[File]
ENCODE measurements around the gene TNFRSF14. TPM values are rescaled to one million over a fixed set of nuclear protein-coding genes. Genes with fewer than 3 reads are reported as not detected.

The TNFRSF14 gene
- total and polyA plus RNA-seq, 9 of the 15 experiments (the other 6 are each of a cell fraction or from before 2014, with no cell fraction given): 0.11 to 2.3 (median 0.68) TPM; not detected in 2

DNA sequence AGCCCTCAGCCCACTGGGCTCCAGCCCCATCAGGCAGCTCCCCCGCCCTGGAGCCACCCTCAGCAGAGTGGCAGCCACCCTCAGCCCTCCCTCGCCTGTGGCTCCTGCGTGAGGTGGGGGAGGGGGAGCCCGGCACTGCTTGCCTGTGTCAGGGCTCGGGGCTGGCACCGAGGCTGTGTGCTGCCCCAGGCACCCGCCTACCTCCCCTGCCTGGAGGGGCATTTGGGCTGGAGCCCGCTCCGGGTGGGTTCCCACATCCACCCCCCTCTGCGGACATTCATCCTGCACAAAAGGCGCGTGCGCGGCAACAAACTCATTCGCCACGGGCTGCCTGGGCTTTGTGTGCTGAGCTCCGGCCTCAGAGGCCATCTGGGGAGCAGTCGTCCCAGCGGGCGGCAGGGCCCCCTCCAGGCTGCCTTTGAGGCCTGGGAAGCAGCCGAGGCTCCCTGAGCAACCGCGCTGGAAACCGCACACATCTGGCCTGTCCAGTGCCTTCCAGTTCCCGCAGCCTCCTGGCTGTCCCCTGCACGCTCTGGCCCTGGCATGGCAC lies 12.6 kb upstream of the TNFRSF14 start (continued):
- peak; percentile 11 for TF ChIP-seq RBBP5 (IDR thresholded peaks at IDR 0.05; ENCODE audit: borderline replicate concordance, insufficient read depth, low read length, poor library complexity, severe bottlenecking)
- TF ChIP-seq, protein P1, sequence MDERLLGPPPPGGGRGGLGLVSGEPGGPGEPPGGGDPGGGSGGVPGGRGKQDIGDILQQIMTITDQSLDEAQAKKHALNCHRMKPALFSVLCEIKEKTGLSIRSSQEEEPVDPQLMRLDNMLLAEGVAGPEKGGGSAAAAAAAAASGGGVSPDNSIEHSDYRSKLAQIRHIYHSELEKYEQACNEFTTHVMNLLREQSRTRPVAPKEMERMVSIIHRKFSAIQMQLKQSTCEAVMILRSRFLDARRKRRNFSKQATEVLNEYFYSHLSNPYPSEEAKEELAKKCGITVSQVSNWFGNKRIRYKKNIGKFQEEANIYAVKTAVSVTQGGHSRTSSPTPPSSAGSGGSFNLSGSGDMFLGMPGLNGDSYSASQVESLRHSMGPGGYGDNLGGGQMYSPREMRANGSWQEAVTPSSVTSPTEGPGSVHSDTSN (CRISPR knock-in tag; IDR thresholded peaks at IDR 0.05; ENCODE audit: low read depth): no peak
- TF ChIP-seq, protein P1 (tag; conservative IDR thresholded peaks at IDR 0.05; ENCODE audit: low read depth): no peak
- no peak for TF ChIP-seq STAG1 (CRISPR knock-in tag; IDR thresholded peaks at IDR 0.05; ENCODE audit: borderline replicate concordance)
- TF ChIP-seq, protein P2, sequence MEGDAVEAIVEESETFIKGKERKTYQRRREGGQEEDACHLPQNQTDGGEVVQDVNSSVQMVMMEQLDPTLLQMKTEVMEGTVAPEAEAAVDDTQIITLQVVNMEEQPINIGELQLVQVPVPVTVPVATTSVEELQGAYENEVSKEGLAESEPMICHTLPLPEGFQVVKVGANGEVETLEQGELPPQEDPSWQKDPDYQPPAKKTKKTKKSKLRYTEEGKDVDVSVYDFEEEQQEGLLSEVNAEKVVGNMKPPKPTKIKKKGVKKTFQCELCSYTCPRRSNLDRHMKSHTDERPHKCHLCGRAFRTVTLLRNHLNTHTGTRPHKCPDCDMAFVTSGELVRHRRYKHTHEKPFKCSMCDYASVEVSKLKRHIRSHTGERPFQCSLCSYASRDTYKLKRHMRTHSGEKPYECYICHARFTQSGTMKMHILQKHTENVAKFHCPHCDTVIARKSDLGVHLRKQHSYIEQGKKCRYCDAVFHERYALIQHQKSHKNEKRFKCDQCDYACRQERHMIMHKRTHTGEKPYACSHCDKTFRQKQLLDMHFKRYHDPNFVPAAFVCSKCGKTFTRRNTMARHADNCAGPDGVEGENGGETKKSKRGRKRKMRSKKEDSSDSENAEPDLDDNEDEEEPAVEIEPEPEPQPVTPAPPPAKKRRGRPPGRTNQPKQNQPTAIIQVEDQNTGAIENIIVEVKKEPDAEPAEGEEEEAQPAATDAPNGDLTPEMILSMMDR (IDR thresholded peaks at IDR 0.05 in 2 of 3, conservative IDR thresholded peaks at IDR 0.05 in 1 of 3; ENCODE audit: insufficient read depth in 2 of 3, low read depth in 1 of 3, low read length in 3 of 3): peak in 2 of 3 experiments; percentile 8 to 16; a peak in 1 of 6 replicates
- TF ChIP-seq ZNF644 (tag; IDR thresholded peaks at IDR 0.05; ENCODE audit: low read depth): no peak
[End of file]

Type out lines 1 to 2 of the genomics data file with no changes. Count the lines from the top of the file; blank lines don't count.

ENCODE measurements around the gene TNFRSF14. TPM values are rescaled to one million over a fixed set of nuclear protein-coding genes. Genes with fewer than 3 reads are reported as not detected.

The TNFRSF14 gene